Often, those convicted of a DUI may not understand the exact process when dealing with the aftermath it is important to understand the following:
- Bail: Since you will be going straight to jail without passing go, you will be paying bail, which may cost you between $250-$2,500 depending on the state you live in.
- Towing: When arrested for a DUI, there may not be nobody to drive your car home for you, so it will be towed. Depending on where you live, the costs of towing may be as high as $1,200 for the first 24 hours and $50 for each additional day of storage. If you can’t afford to get your car after 30 days, the city auctions it and then comes after you with a civil judgment for the impoundment bill if the car’s sale didn’t cover the fees.
- Legal fees: If you decide to get an attorney to fight your DUI charges, the costs may be anywhere between $2,000 and $25,000. But that’s not the only fee. Legal defense sometimes requires hiring an investigator to examine the arrest scene to poke holes in the arresting officer’s story which could cost an additional $3,000. There may be a need for expert witnesses who can testify about the accuracy, or lack thereof, of field sobriety tests.
- States Fines: Depending on the State you live in, you may be paying extensive fines for a DUI. Fines and court fees for a DUI can range from state to state, from a minimum of $300 in Colorado and $685 in Washington to as much as $1,200 in Illinois.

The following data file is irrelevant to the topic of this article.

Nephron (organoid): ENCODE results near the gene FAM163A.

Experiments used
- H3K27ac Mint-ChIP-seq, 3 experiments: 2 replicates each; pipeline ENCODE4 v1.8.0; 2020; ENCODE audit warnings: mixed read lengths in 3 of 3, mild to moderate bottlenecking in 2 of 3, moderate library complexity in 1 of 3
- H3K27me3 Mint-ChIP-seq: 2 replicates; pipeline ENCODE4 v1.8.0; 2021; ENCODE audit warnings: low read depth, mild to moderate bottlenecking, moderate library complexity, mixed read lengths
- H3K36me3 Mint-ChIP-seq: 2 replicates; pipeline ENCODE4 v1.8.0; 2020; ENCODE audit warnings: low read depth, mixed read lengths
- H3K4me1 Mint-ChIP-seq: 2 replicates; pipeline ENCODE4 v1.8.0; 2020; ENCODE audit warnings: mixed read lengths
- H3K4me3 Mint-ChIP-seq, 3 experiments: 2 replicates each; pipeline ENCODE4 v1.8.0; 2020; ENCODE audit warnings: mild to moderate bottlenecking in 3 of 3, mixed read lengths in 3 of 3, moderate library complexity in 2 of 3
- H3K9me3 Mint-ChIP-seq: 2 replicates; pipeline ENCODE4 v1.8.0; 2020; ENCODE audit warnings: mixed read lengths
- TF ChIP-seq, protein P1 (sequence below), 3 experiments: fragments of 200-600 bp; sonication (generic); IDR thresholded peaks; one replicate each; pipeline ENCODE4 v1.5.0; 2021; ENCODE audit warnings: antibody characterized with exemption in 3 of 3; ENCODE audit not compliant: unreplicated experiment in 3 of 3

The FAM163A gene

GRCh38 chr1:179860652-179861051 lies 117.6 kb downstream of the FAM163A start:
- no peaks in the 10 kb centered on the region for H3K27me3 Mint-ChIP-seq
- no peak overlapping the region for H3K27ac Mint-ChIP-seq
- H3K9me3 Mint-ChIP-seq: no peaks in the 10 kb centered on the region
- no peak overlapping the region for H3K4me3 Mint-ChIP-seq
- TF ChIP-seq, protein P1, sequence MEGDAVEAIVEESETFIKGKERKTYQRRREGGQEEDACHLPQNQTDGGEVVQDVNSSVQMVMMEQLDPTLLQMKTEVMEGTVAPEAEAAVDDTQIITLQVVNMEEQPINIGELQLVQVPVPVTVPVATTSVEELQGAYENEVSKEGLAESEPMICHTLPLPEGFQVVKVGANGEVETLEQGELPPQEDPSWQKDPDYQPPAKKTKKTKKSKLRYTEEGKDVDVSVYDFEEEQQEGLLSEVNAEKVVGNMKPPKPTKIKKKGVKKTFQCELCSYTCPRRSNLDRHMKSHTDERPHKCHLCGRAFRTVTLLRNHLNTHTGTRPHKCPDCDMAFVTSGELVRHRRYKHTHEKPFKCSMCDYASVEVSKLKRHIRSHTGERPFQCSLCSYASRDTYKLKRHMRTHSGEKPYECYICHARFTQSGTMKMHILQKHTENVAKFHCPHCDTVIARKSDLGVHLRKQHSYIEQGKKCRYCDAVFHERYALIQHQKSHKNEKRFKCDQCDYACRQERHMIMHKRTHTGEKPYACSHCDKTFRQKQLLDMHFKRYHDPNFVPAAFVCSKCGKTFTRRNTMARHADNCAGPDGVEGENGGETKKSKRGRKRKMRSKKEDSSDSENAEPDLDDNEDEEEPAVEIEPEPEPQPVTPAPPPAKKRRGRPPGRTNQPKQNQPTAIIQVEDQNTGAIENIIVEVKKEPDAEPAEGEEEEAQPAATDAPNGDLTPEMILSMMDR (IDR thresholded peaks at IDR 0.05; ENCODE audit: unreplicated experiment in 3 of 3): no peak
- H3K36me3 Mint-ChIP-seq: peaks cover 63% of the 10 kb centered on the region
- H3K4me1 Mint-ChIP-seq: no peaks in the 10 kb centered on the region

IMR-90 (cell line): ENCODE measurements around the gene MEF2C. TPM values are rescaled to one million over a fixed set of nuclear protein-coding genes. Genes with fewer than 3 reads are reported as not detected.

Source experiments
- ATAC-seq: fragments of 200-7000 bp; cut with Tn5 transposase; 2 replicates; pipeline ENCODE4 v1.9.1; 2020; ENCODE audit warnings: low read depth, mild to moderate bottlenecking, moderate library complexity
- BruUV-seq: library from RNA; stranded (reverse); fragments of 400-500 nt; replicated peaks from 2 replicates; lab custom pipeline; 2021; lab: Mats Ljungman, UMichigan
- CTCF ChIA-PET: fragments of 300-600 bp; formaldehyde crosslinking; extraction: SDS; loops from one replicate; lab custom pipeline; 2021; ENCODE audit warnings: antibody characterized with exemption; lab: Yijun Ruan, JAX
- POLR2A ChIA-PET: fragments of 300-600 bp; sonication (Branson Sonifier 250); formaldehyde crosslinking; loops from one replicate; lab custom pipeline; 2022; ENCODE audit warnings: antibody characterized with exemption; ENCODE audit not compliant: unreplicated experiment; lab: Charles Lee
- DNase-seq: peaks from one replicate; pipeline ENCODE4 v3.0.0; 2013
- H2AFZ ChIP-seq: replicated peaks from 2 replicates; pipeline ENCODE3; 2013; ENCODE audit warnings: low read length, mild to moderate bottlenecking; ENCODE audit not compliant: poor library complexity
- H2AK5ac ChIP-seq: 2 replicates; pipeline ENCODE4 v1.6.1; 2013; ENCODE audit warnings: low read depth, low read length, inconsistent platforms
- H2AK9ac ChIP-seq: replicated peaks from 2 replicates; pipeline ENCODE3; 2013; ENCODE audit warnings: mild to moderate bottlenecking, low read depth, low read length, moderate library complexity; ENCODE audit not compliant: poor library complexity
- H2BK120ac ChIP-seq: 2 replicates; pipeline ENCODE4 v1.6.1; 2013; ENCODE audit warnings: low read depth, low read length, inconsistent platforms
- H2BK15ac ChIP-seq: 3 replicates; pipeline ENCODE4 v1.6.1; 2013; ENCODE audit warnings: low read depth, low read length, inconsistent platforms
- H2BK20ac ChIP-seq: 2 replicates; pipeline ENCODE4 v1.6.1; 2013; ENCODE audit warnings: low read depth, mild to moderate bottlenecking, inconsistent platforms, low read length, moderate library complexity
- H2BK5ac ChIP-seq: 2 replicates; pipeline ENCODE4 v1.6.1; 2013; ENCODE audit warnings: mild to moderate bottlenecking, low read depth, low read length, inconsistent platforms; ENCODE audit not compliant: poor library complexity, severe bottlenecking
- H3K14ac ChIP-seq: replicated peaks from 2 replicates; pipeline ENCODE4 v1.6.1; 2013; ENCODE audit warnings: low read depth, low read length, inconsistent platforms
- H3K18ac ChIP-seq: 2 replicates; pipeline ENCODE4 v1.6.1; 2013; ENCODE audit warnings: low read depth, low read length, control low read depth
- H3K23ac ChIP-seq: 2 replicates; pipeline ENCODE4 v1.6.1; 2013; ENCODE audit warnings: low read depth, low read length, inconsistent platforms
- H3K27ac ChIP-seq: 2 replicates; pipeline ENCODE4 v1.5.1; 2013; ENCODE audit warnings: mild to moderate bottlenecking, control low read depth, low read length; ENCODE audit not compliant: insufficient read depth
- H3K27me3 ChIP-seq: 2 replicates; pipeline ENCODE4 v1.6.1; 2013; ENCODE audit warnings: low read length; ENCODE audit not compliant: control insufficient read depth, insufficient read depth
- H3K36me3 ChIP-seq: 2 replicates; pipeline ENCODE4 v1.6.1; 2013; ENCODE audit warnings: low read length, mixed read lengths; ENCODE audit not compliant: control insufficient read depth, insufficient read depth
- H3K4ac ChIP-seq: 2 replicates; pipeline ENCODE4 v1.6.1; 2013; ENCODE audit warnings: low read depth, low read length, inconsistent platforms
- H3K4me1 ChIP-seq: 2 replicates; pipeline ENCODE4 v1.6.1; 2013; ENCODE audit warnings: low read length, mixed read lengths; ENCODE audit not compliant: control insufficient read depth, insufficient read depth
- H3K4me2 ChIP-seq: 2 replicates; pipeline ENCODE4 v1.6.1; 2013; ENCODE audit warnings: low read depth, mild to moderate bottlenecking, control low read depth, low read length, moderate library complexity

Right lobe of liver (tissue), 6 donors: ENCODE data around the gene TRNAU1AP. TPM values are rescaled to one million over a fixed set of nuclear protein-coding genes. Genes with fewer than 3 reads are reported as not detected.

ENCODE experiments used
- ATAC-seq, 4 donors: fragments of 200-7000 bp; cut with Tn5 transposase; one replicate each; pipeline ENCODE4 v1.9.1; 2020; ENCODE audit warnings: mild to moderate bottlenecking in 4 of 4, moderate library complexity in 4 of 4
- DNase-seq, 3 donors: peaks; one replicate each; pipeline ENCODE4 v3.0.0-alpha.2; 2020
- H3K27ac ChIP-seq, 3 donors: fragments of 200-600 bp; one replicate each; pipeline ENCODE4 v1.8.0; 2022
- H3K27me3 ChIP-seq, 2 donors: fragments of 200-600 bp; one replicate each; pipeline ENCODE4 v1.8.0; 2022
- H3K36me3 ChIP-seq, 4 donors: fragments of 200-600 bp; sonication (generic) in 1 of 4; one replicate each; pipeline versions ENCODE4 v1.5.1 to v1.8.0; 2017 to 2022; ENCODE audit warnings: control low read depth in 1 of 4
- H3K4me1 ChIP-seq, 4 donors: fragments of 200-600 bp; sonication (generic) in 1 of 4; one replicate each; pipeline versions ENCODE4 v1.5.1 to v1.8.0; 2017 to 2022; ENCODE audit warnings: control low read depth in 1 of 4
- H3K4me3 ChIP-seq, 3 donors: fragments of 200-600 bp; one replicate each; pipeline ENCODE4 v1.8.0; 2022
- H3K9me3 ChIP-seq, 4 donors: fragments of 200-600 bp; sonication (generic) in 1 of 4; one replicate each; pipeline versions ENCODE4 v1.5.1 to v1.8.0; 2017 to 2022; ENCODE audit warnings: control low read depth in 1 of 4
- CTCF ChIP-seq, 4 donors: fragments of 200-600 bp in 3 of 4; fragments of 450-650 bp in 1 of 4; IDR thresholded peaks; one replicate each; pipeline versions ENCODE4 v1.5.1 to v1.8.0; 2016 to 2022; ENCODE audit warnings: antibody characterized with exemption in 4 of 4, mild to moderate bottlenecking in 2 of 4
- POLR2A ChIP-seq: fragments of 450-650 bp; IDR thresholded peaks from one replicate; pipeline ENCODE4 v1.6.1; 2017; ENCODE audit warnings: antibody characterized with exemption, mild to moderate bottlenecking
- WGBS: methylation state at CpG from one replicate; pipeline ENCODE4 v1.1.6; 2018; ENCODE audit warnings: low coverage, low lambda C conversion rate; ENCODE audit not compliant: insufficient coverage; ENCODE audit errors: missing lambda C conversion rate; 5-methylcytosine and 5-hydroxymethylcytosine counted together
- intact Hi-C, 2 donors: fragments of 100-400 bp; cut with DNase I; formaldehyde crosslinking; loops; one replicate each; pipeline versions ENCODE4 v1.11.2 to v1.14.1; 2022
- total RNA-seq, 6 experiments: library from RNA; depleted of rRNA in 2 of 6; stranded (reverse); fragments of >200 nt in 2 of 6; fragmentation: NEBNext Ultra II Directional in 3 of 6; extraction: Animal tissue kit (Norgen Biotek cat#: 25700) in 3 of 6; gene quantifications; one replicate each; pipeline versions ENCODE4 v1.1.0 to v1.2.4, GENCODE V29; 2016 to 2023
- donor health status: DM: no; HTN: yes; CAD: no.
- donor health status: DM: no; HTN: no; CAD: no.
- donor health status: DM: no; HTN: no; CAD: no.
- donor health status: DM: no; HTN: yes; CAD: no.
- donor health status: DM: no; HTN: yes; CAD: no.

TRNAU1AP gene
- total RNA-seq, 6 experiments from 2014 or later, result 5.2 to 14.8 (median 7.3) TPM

- Alcohol Education and Treatment: DUI convictions generally require that that the driver undergo an education or treatment program, especially if you want to get your license again. Treatment can vary hugely in scope and extent, cost between $350 and $2,000 for basic treatment.
- License Reinstatement Fees: Once you can get your driver’s license back, you will most likely face the costs of license reinstatement fees, which can range anywhere between $100 and $400. However, you may be ordered to place an ignition lock on your car to test your breath and prevent your car from starting if you’re intoxicated. This cost can be about $70 a month after an installation fee of $300.
Lost Time at Work
People who’ve been involved in a DUI arrest often report missing a lot of work in dealing with their mistake, because of court dates, community service and sometimes a jail sentence. For many people who drive to and from their jobs, much less those who drive for their jobs, losing a license can be devastating. In several states, including Washington, your license may be suspended for 90 days simply upon your arrest for DUI, regardless of whether you end up being convicted. If convicted, your license can be revoked for a year, or longer in other states, until you complete all the court’s requirements and pay all fines. If you’re a doctor, stockbroker, airline pilot, lawyer or nurse, a DUI conviction could affect the status of your professional license. A DUI lingers on your criminal record for employers to see if they do a background check, harming your future job prospects. In Washington state, a DUI conviction also stays on your driving record for 14 years.